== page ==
Wages Against Artwork

Decommodified Labor and the Claims of Socially Engaged Art

Book Pages: 280 Illustrations: 21 illustrations Published: August 2019

Art and Visual Culture > Art Criticism and Theory, Cultural Studies, Theory and Philosophy > Marxism

The last twenty years have seen a rise in the production, circulation, and criticism of new forms of socially engaged art aimed at achieving social justice and economic equality. In Wages Against Artwork Leigh Claire La Berge shows how socially engaged art responds to and critiques what she calls decommodified labor—the slow diminishment of wages alongside an increase in the demands of work. Outlining the ways in which socially engaged artists relate to work, labor, and wages, La Berge examines how artists and organizers create institutions to address their own and others' financial precarity; why the increasing role of animals and children in contemporary art points to the turn away from paid labor; and how the expansion of MFA programs and student debt helps create the conditions for decommodified labor. In showing how socially engaged art operates within and against the need to be paid for work, La Berge offers a new theorization of the relationship between art and contemporary capitalism.


“This highly original work of Marxist aesthetic theory is a must-read for anyone interested in art and capitalism. Leigh Claire La Berge's thought experiment on how labor might go unpaid and still in a nontrivial way remain labor intersects in fascinating ways with arguments about reproductive labor made by feminists and brilliantly cleaves through mainstream academic culture's increasingly entrenched alternatives of using either ‘biopolitics’ and ‘real subsumption’ to understand our contemporary economy. I learned so much from this book and it still keeps me thinking.” — Sianne Ngai, author of Our Aesthetic Categories: Zany, Cute, Interesting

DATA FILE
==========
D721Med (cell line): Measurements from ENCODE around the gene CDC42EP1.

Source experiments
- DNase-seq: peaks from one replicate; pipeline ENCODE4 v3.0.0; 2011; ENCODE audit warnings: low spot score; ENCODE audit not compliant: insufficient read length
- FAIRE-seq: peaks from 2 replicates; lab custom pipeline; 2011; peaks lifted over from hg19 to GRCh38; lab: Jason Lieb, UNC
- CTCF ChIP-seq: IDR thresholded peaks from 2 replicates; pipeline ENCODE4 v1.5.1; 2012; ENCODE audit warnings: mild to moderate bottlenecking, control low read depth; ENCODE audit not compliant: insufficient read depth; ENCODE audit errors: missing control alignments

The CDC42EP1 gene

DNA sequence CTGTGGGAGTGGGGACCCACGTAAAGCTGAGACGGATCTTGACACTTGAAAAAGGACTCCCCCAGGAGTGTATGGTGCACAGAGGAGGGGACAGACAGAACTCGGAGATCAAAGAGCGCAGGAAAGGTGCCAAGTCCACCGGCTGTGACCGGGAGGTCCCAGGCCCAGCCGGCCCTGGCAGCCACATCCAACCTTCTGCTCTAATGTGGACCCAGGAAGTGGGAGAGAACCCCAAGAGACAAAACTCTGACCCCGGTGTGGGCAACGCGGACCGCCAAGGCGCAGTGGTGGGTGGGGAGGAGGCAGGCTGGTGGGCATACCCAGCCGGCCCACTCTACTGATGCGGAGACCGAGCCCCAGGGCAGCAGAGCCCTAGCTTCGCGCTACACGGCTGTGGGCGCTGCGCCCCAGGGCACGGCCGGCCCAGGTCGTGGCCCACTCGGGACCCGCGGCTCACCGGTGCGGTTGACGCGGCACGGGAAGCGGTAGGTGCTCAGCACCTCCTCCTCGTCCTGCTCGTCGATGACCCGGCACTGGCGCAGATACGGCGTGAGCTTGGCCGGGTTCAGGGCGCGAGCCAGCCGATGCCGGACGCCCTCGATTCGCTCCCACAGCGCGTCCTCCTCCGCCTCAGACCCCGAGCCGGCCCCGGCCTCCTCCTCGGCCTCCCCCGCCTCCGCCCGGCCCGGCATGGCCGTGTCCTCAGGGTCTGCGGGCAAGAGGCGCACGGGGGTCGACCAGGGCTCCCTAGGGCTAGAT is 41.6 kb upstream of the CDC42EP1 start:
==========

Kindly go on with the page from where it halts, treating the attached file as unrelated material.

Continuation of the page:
“In elaborating a concept of ‘decommodified labor,’ Leigh Claire La Berge offers a fresh and provocative frame that changes how we understand the dynamics of art, labor, and social change. Marshalling a range of case studies on both established and emerging artists, Wages against Artwork is a fantastic contribution to an ongoing dialogue on the arts, on economics, and on how we define the social in socially engaged art.” — Shannon Jackson, author of Social Works: Performing Art, Supporting Publics


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Author/Editor Bios Back to Top

Leigh Claire La Berge is Assistant Professor of English at Borough of Manhattan Community College, City University of New York, author of Scandals and Abstraction: Financial Fiction of the Long 1980s, and coeditor of Reading Capitalist Realism.

Table of Contents Back to Top
Preface: The Argument  ix
Acknowledgments  xi
Introduction: Socially Engaged Art and Decommodified Labor  1
1. Art Student, Art Worker: The Decommodified Labor of Studentdom  34
2. Institutions as Art: The Collective Forms of Decommodified Labor  75
3. Art Worker Animal: Animals as Socially Engaged Artists in a Post-Labor Era  118
4. The Artwork of Children's Labor: Socially Engaged Art and the Future of Work  157
Epilogue: Liberal Arts  198
Notes  205
Bibliography  239
Index  249
Sales/Territorial Rights: World

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